I definitely hear what you are all saying, I had a feeling AIR may not be the way to go. I just want to clarify my situation a bit more, I feel I left out some details that may be important in suggestions.

I'm studying comp sci at uni, and I work in a lab environment (really not my thing, lol). A co-worker and I had an idea for a program/application that would be used in a lab environment that we could hopefully sell to other labs. While I am in comp sci, I'm more interested in web programming/coding rather than languages like C++ (not a fan of C++ at all). So, our plan was to go the website root. The problem I see is that if something were to happen, and I couldn't maintain the site any more, the users would be out of luck. That's really why an AIR app sounded so good, with the sqlite integrated, all their data would be local, and if we ever needed to end the project, the users would still have whatever they had. I could go HTML5, which I would like to, but it would force users to have to upgrade their browsers. While that sounds normal to us, to "not-computer-people", that could be a problem. I'm going to look at ExtJS and see what comes of that because "it's easier for people to learn" sounds like it could be our client-base. Any other suggestions of frameworks or something would be fantastic, as well.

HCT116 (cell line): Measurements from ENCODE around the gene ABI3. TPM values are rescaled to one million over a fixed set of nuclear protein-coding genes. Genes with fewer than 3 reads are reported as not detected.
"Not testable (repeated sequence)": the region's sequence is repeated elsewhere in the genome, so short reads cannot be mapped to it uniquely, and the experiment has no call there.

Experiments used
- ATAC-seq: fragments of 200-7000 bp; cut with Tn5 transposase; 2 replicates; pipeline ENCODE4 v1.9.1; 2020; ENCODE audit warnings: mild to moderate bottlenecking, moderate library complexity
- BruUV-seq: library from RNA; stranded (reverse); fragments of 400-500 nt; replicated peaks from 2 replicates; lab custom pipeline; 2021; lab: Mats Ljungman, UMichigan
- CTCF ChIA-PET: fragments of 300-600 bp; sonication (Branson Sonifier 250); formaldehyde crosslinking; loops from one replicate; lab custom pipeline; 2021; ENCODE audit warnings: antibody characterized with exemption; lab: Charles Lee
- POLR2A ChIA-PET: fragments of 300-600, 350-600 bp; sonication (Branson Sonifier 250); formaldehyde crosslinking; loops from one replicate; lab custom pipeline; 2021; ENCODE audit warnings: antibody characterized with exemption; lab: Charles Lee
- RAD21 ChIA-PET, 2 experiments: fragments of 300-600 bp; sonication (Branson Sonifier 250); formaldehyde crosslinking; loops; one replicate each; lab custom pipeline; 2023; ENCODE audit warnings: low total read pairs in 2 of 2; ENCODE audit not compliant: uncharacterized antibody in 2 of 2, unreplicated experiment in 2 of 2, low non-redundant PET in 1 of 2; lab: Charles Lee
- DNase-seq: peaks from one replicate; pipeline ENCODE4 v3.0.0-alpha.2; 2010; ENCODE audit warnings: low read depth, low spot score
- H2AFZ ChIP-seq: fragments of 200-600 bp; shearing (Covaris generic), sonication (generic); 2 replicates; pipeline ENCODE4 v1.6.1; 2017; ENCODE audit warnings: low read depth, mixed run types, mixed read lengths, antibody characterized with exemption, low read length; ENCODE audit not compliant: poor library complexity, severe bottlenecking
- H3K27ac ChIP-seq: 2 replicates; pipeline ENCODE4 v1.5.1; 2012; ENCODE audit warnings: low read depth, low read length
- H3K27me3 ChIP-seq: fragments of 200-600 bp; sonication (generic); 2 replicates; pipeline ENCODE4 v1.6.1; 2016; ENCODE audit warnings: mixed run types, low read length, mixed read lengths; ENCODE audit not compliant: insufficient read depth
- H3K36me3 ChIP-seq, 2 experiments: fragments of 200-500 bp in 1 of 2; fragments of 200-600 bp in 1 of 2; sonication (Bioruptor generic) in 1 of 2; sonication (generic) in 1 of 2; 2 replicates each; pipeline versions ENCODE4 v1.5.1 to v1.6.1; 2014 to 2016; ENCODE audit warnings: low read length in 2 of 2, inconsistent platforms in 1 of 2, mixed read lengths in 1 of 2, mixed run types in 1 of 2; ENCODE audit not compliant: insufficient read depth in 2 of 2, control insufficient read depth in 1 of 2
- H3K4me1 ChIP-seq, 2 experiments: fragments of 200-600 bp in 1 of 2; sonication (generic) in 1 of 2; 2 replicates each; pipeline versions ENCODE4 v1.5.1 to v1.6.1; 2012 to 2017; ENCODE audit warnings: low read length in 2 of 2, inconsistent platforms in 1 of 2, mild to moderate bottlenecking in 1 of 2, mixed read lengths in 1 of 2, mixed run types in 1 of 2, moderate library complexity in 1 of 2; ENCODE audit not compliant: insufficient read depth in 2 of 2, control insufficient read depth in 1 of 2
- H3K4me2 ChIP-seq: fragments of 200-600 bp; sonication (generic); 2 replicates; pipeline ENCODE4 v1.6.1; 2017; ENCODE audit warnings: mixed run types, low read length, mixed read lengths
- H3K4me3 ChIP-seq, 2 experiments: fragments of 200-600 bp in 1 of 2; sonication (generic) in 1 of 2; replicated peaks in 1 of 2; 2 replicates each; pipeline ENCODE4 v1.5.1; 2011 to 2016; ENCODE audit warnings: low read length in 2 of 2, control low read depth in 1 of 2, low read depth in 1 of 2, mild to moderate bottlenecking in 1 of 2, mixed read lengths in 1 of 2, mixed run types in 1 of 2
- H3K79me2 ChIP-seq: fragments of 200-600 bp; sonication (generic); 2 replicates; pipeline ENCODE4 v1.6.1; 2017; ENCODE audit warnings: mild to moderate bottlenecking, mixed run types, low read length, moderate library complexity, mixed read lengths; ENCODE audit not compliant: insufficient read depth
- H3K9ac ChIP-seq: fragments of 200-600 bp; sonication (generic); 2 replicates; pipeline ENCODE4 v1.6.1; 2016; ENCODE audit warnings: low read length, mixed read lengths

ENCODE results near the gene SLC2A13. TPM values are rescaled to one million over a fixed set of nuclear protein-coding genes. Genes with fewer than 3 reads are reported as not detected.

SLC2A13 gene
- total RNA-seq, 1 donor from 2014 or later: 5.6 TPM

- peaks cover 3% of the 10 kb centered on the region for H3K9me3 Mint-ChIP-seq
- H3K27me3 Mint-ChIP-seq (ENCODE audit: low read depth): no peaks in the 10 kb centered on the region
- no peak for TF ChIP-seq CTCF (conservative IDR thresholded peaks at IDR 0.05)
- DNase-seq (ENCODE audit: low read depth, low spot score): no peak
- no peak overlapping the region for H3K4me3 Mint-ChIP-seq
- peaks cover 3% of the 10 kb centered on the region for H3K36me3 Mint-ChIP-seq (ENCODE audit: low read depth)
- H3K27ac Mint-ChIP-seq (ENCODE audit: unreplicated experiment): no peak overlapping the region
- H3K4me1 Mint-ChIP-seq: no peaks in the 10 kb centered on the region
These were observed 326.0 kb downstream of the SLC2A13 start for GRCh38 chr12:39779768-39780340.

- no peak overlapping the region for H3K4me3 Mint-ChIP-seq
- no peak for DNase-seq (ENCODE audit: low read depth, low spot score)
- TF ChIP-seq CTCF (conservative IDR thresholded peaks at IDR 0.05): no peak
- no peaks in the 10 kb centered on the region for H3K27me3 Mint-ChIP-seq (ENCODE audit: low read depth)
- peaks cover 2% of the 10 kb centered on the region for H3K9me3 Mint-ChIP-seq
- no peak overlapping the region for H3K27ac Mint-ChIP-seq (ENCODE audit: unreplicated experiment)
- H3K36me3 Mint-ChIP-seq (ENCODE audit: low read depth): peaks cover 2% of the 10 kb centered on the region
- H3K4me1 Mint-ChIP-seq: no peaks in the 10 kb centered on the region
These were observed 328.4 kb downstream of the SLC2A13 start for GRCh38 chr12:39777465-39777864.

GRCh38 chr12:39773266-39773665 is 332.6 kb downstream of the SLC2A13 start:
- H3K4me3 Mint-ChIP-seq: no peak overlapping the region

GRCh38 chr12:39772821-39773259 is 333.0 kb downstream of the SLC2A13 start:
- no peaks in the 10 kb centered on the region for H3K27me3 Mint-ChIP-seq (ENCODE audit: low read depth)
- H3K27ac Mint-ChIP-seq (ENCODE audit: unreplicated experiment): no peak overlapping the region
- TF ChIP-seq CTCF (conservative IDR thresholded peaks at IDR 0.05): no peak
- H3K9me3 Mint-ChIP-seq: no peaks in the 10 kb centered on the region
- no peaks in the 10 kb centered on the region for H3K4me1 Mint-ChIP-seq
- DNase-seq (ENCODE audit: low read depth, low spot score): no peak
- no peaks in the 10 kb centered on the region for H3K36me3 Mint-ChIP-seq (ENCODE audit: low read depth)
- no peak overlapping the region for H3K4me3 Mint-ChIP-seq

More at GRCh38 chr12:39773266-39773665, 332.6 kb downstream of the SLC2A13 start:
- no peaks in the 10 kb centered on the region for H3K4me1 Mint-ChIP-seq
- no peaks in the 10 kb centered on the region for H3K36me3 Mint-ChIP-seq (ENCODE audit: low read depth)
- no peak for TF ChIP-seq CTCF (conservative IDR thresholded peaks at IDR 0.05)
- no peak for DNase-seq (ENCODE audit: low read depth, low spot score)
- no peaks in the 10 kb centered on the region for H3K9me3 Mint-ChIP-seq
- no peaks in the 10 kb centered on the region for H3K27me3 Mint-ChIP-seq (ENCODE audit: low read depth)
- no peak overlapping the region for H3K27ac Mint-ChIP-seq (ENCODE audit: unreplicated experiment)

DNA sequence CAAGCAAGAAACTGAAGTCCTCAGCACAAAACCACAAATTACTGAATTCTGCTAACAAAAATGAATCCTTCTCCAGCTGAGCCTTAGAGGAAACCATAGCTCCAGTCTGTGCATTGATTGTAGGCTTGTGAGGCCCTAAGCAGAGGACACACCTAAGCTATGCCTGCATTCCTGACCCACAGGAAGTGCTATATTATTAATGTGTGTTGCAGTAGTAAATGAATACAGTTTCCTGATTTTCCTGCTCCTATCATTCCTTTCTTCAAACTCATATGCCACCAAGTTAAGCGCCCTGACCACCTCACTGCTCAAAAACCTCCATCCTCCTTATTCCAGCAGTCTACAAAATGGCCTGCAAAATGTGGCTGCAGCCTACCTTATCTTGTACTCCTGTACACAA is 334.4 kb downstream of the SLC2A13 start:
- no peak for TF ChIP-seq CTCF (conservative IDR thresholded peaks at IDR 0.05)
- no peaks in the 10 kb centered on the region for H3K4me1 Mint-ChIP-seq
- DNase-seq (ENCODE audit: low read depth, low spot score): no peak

Thanks again.
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Steax
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Re: Adobe Air?

Postby Steax » Sun May 29, 2011 2:42 am UTC